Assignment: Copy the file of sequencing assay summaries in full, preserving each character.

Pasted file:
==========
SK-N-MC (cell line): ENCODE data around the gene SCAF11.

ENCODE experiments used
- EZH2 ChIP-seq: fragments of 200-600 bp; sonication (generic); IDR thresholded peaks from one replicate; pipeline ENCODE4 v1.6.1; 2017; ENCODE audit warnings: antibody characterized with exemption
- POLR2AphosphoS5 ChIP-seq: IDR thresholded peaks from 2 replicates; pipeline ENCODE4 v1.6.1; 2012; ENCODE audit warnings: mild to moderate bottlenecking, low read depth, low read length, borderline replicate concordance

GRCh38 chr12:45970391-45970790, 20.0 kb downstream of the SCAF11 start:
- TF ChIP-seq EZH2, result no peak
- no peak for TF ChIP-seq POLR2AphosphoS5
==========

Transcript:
SK-N-MC (cell line): ENCODE data around the gene SCAF11.

ENCODE experiments used
- EZH2 ChIP-seq: fragments of 200-600 bp; sonication (generic); IDR thresholded peaks from one replicate; pipeline ENCODE4 v1.6.1; 2017; ENCODE audit warnings: antibody characterized with exemption
- POLR2AphosphoS5 ChIP-seq: IDR thresholded peaks from 2 replicates; pipeline ENCODE4 v1.6.1; 2012; ENCODE audit warnings: mild to moderate bottlenecking, low read depth, low read length, borderline replicate concordance

GRCh38 chr12:45970391-45970790, 20.0 kb downstream of the SCAF11 start:
- TF ChIP-seq EZH2, result no peak
- no peak for TF ChIP-seq POLR2AphosphoS5